In Freedom and Necessity, Gerald Bonner (a foremost Augustinian scholar) traces Augustine’s thoughts on divine determination and human free will and contrasts Augustine’s views with that of Pelagius’.
Augustine operated on three primary principles (p.9):
- First the omnipotence of God
- Secondly, the involvement of all humanity in Adam’s sin
- Finally, the helplessness of the sinner, as a result of the Fall
Pelagius also had three principles (if you will). Pelagius held that there were three “good” elements (p.27):
- The power to do it (which comes from God)
- The will to do it
- The performance of the act itself
Pelagius never denied that the first act always came from God. Mankind could neither “will” nor “act” apart from the grace of God empowering him to do so. Ironically, Augustine believed something similar, that the power to believe comes from us, but our ability to do good comes from God. Augustine writes:
“That we believe is of us, but what we do well comes from him to those believing in him.” (p.42)
Why Augustine found Pelagius’ view so offensive (other then the fact that it challenged his own) was that Pelagius believed that the “power” to will and to do was graciously given to all mankind, and not just a few.
Pelagius rejected Augustine’s second principle and believed that all people were born with the grace of God empowering them to will and act towards God. For Pelagius, this was the only way that mankind could be held responsible for his actions by God on judgement day. For Augustine, Pelagius’ proposal does not solve the problem because he does not take into account the complexity of human nature such as the binding effects of long term habitual sins. Can mankind be held responsible for habitual sins which he is unable to break free from because of the duration of it?
The Eastern Christians did not believe in Adam’s sin being imputed onto every other person. They believed that the human will was weakened by the Fall, but not destroyed completely. This is very similar to Pelagius’ view (if Pelagius was in the East and not the West, “Pelagianism” would probably never exist).
There are a few Augustinian beliefs which Bonner emphasis’ repeated throughout this book:
- People were only saved either through Baptism or Martyrdom, no other way
- Unbaptized babies, like everyone else, if they died went straight to hell
- Baptism did not guarantee salvation since it had to be accompanied with repentance and a changed heart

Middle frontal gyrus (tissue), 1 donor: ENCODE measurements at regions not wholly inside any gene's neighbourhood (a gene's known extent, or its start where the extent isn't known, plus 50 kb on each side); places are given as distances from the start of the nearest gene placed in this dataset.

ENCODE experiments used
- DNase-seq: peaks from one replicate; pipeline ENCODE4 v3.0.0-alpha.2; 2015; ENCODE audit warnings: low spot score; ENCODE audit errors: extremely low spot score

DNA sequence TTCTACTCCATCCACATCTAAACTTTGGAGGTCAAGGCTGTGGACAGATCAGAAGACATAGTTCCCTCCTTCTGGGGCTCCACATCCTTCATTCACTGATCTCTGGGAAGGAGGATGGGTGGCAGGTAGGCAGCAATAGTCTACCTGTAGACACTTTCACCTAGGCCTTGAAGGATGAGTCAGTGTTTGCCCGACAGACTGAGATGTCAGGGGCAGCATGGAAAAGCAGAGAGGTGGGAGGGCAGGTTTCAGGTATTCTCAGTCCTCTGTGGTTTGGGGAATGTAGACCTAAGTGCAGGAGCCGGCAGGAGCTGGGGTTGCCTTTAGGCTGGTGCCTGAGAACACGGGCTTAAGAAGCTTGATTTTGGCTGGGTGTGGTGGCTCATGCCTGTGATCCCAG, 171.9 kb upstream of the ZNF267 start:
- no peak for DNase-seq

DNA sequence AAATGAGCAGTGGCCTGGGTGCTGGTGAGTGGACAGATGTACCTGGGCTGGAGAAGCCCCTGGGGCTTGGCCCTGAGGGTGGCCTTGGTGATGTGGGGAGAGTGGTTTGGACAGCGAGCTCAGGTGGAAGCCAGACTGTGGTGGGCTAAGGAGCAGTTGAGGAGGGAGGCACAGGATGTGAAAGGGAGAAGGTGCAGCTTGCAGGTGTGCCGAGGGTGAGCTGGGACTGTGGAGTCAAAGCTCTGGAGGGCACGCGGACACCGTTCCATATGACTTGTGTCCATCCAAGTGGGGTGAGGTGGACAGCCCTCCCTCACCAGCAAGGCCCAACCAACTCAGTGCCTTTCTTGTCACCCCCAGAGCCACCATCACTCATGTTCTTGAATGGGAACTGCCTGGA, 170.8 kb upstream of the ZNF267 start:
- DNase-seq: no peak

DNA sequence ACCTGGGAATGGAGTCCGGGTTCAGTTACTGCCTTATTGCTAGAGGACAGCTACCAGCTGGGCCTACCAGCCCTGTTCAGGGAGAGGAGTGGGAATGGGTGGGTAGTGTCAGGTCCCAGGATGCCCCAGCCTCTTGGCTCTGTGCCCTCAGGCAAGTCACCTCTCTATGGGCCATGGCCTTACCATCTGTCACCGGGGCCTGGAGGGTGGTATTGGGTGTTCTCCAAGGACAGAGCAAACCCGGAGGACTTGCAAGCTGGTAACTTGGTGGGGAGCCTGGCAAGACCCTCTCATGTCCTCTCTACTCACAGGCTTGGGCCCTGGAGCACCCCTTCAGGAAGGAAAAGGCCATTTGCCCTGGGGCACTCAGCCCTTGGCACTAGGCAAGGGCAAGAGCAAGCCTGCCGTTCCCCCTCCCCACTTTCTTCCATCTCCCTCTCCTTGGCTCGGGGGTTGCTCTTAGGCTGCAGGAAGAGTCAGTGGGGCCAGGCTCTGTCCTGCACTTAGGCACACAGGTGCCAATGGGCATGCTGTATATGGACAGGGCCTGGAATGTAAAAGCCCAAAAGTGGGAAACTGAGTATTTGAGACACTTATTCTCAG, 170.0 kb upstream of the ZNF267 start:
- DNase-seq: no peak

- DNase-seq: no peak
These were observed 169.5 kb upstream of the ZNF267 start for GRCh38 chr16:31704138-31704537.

- Adam and Eve, after the fall were able to live righteous lives because of the blood of Christ (But no one else apparently)
- Every human has an “instinct for God implanted in mankind which is part of the human nature” which seems inconsistent with Augustine’s teaching on Original sin (p.123)
- Augustine forbid teaching his view of sovereignty from the pulpit, preferring to teach free will as a matter of pastoral concern.
- Unlike Calvinism, Augustine’s theology offered no eternal security
“Augustine did not believe it possible to distinguish between the saved and the reprobate in this life. As long as we are in the body, no one can have that “assurance of salvation” which was to be found in certain Calvinist circles.” (p.46)
Augustine did change his views over time, having once believed in free will, he says “but the grace of God triumphed”. Augustine defined “grace of God” as divine omni-determinism (a rather particular way of defining “sovereignty”) and pitted it against human free will. It was a rhetorical tactic. Who would want human free will to triumph over the grace of God? But that’s just it, no one believed that, not even Pelagius who emphatically declared:
“the grace of God is necessary, not only for every hour and every moment, but for every individual action of our lives.” (p.127)
Augustine “brutally dismissed” Pelagius’ orthodox creedal declaration determined to see him condemned. Bonner says that after 416 when Pelagius was acquitted from the charges brought against him by Augustine (during the council of Diospolis), that the African bishop became relentlessly harsher in his onslaught. The way Augustine reacted after Pelagius was found to have not violated orthodoxy in 416 indicates that Augustine found his own orthodoxy in jeopardy. It would appear that to Augustine, if Pelagius was acquitted, it must mean that Augustine was guilty and that the tables has been silently turned (though of course, no one was ever going to bring charges against Augustine). The real issue was pride. Augustine felt that his own reputation was on the line and was determined to see to it that Pelagius would be condemned (p.127). Bonner writes:
“It is possible to feel sorry for Pelagius. Far from being the proud heresiarch of tradition, he seems to have had little appetite for controversy and tried, so far as he could, to avoid it. He was caught up in a dispute over which he had no control.” (p.129)
It is telling that after 418 when Pelagius was officially condemned, Cyril the orthodoxy bishop of Alexandria welcomed Pelagius to take refuge in Egypt (p.100)
Bonner concludes by summarizing the weaknesses in both Augustine’s and Pelagius’ views:
“The weakness of the Pelagian position was an undervaluation of the effect on the will by long-continued sinning. The weakness of the Augustinian was the assumption of an inherited corruption which seemed to make non-sense of his fundamental belief in the goodness of God’s creation.” (p.120)
In a book written for the purpose of examining Augustine’s theology of Freedom and Necessity, it is impossible to do so without contrasting his views with that of Pelagius. In so do, and through close scholarship not biased toward the Augustinian view, Bonner shines a more accurate light on the teachings, motives and lives of both Christian bishops, Augustine and Pelagius.